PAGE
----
What is tax written down value?

Definition of tax written down value

The tax written down value of an asset is the original value of the asset less any capital allowances you've claimed on that asset.

In this context, the asset's "original value" would be the amount that you brought it into your business for. If your business bought the asset new, then the original value would be the amount your business paid for the asset. If you used the asset personally before bringing it into your business, then the original value would be the asset's market value at the time you brought it into your business.

If you're a sole trader, you'll also need to adjust the original value down if you use the asset privately as well as for your business. For instance, if you bought a new computer for £2,000 and you're going to use it 50% for business and 50% personally, the asset's original value in your business would be £1,000 – not £2,000.

If you've claimed annual investment allowance on an asset, its tax written down value will be nil, because the annual investment allowance would have been for 100% of the asset's value.

Example of tax written down value:

Jack buys a car to use 80% for business and 20% for private journeys. He pays £5,000 for the car.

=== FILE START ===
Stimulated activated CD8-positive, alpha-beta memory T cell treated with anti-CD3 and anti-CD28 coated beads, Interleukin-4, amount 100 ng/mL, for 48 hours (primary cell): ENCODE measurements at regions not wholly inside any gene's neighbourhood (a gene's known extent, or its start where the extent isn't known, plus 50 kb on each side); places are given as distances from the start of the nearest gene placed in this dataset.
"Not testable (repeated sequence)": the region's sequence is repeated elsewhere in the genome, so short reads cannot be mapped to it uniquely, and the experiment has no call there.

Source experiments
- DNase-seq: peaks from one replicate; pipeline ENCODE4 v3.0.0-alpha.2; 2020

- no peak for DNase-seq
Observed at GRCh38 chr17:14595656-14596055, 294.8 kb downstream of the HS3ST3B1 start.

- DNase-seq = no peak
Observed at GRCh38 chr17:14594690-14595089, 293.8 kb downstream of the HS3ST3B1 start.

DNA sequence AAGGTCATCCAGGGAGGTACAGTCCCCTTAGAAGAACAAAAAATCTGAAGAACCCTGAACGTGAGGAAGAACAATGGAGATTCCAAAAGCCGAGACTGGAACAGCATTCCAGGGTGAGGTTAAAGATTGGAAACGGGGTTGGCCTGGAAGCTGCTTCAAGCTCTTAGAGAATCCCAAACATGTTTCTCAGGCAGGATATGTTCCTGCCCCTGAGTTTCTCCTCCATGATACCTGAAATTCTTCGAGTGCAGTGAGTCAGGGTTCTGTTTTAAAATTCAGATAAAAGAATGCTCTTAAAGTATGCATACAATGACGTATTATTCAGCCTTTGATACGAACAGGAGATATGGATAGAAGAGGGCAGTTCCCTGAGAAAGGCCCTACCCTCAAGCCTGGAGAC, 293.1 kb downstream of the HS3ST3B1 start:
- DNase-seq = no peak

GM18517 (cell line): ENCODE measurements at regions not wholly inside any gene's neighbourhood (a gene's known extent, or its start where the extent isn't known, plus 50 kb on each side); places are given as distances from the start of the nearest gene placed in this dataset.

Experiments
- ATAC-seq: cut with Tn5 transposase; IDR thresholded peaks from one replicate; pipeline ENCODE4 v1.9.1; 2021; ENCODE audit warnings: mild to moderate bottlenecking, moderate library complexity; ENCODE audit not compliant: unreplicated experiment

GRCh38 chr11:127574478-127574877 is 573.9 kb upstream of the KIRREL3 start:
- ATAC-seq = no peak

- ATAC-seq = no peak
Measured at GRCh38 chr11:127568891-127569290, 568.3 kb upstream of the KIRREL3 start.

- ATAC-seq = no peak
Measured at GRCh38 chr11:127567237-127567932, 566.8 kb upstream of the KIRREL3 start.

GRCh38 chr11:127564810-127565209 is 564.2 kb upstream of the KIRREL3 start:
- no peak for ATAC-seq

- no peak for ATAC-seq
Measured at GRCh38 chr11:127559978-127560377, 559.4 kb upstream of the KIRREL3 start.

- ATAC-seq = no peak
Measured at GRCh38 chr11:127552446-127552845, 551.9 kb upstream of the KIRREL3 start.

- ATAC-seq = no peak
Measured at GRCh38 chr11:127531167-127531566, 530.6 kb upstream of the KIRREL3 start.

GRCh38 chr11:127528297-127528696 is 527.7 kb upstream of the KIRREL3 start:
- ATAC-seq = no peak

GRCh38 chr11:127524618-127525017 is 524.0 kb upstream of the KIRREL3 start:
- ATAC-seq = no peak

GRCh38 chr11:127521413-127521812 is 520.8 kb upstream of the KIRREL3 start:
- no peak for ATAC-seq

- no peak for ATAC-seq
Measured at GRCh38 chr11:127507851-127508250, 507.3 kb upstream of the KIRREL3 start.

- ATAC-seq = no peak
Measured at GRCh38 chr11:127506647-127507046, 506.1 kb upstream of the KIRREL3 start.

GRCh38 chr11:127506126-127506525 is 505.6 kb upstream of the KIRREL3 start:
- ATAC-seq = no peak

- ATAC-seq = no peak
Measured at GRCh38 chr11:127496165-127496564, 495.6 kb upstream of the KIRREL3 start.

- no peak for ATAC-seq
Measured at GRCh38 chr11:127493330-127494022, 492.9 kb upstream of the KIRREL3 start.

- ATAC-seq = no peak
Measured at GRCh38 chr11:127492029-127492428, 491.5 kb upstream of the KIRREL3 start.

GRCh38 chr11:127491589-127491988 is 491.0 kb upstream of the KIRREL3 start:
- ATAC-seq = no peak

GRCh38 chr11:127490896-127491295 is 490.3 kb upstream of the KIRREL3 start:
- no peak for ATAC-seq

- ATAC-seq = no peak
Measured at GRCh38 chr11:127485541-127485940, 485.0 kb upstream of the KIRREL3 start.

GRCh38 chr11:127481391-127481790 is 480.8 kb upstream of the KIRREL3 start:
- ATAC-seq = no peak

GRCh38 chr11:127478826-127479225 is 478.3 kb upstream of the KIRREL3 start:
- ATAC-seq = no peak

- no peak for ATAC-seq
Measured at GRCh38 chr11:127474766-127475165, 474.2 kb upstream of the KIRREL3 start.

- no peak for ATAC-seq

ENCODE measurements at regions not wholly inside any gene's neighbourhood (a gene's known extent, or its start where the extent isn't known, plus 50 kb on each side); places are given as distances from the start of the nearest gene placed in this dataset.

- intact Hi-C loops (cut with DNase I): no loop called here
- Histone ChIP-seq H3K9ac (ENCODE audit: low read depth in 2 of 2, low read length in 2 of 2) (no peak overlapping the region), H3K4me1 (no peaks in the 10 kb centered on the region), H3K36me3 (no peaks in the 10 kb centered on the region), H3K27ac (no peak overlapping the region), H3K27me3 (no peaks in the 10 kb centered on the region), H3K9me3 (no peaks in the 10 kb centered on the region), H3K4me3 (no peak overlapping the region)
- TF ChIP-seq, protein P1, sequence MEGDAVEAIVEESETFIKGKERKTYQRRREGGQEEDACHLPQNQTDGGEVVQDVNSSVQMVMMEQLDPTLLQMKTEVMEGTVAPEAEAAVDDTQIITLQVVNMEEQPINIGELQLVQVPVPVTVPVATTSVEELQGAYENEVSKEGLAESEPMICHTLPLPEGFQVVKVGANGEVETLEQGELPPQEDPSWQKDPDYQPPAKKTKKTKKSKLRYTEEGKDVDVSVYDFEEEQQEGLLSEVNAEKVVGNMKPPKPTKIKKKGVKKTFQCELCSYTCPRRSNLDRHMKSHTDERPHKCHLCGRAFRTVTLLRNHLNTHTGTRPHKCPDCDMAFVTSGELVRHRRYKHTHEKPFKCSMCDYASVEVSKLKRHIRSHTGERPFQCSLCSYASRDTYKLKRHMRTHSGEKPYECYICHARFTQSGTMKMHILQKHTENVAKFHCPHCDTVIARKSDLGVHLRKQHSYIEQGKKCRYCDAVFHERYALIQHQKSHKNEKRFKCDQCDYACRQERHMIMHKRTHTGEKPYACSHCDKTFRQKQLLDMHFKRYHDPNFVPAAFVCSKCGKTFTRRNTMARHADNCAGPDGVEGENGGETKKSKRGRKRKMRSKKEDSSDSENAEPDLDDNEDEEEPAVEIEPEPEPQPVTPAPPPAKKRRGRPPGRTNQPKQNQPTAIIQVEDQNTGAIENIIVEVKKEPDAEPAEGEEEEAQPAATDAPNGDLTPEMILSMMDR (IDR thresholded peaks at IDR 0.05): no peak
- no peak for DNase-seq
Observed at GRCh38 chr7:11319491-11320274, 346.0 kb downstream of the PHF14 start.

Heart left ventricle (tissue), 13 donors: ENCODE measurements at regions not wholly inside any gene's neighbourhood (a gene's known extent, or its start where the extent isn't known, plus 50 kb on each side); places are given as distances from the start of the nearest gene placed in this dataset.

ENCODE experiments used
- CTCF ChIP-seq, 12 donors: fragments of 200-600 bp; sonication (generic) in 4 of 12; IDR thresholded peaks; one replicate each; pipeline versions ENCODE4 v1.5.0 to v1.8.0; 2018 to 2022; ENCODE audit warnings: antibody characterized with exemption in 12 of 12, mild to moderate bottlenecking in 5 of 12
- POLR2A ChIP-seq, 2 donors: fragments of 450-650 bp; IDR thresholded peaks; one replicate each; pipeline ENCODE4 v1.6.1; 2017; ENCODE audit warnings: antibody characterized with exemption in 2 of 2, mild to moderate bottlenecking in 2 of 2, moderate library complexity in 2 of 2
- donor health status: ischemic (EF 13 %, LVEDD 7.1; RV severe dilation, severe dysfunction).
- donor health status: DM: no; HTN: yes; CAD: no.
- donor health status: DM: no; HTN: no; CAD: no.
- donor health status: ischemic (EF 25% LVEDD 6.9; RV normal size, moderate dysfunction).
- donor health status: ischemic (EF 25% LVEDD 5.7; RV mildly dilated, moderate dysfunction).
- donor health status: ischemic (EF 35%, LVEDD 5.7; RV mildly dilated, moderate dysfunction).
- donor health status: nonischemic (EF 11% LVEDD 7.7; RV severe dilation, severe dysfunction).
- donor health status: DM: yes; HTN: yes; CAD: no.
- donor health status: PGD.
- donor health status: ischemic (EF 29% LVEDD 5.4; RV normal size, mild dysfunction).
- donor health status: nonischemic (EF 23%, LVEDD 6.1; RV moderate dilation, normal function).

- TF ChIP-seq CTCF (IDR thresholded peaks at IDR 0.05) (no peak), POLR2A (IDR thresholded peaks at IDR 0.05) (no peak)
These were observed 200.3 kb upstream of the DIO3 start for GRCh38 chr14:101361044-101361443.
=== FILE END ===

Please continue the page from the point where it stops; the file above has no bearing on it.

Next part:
He's not allowed to claim the annual investment allowance on a car, so he claims capital allowances of 18%.

The original value of the asset is:

£5,000 x 80% = £4,000

In the first year Jack owns the car, the capital allowance he can claim on it will be:

£4,000 x 18% = £720

The car's tax written down value at the end of that year will be:

£4,000 - £720 = £3,280

In the second year Jack owns the car, the capital allowance he can claim on it will be:

£3,280 x 18% = £590

The car's tax written down value at the end of that year will be:

£3,280 - £590 = £2,690

Disclaimer: The content included in this glossary entry is based on our understanding of tax law at the time of publication. It may be subject to change and may not be applicable to your circumstances, so should not be relied upon. You are responsible for complying with tax law and should seek independent advice if you require further information about the content included in this glossary entry. If you don’t have an accountant, take a look at our directory to find a FreeAgent Practice Partner based in your local area.

Disclaimer: The content included in this glossary is based on our understanding of tax law at the time of publication. It may be subject to change and may not be applicable to your circumstances, so should not be relied upon. You are responsible for complying with tax law and should seek independent advice if you require further information about the content included in this glossary. If you don't have an accountant, take a look at our directory to find a FreeAgent Practice Partner based in your local area.

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